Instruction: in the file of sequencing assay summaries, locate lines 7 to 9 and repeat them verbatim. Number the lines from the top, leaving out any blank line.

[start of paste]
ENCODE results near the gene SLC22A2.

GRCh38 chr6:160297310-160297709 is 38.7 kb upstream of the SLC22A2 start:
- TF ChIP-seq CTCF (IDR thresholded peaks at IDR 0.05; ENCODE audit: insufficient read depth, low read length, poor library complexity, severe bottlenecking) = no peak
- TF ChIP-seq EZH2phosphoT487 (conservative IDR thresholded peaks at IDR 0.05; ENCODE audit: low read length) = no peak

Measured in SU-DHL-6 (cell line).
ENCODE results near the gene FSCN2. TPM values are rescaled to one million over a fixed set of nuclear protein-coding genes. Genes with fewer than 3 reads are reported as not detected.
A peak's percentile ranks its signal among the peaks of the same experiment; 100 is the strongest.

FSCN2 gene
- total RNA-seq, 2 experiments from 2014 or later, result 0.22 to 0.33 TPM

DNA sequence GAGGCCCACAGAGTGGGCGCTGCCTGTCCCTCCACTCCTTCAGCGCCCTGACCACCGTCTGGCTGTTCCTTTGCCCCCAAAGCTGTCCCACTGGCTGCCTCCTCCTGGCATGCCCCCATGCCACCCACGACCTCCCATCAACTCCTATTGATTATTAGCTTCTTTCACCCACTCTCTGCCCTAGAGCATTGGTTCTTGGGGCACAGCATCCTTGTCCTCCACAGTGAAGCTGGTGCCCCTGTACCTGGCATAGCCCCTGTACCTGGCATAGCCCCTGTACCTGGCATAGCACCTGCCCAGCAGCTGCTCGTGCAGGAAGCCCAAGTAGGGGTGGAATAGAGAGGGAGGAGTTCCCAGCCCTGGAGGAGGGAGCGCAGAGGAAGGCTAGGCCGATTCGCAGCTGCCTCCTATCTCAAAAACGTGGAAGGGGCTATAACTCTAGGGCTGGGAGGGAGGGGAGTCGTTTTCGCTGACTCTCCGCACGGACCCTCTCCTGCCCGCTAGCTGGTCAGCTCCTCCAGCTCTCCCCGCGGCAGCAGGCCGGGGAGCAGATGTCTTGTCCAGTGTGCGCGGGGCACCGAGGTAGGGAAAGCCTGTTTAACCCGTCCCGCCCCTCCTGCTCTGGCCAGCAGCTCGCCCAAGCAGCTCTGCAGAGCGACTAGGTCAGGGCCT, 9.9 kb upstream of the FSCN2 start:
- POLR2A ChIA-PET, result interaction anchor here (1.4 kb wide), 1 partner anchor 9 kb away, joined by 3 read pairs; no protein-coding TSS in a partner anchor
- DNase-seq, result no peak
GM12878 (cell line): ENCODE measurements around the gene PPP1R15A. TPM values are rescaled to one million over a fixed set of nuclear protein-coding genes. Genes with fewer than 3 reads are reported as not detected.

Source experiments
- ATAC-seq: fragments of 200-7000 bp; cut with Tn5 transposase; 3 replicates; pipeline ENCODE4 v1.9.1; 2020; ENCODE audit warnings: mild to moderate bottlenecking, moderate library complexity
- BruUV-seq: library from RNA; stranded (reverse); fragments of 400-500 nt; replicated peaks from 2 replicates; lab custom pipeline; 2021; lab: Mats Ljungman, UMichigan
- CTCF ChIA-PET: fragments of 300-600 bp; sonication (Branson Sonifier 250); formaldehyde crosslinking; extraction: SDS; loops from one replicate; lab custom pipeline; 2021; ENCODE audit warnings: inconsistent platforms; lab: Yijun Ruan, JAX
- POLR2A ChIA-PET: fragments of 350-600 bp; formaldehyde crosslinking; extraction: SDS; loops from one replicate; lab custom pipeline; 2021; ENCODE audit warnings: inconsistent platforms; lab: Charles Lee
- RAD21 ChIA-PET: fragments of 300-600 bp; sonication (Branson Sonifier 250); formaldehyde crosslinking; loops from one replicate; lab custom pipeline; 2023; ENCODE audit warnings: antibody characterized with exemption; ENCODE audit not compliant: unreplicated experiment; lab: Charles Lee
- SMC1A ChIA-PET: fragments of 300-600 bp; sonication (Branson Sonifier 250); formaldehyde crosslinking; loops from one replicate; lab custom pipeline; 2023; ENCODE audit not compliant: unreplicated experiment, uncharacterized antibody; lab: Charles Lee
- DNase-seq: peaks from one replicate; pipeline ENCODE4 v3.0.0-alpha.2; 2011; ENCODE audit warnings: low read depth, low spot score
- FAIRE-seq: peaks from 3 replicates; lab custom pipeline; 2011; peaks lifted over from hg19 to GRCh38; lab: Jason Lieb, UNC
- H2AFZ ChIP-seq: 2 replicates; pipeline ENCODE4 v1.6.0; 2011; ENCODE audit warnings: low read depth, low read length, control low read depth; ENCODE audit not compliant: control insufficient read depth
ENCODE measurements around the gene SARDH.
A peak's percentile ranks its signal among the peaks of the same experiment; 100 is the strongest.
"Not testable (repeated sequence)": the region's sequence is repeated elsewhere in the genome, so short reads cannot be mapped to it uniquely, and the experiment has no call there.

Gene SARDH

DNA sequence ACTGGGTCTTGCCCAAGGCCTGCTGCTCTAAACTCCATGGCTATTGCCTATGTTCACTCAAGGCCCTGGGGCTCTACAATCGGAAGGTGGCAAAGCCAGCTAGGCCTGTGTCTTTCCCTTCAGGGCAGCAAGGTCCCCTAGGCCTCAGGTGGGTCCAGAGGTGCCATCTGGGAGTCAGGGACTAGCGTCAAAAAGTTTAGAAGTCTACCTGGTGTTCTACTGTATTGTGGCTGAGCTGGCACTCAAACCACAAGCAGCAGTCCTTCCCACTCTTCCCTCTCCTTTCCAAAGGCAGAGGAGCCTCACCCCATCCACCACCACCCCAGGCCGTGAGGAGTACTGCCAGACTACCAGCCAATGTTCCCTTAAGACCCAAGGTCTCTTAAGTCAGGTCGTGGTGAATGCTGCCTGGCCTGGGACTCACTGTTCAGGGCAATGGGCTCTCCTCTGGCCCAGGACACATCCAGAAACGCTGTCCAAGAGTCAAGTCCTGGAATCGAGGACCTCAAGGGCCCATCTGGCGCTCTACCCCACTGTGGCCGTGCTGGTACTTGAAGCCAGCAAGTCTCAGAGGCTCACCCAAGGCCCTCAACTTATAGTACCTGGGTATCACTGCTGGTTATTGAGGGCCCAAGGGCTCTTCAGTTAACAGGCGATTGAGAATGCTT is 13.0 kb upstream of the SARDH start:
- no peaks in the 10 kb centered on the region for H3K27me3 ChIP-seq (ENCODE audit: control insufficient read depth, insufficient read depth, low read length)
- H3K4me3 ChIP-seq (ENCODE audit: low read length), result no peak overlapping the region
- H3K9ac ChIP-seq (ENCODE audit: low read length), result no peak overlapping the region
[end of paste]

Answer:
A peak's percentile ranks its signal among the peaks of the same experiment; 100 is the strongest.

FSCN2 gene
- total RNA-seq, 2 experiments from 2014 or later, result 0.22 to 0.33 TPM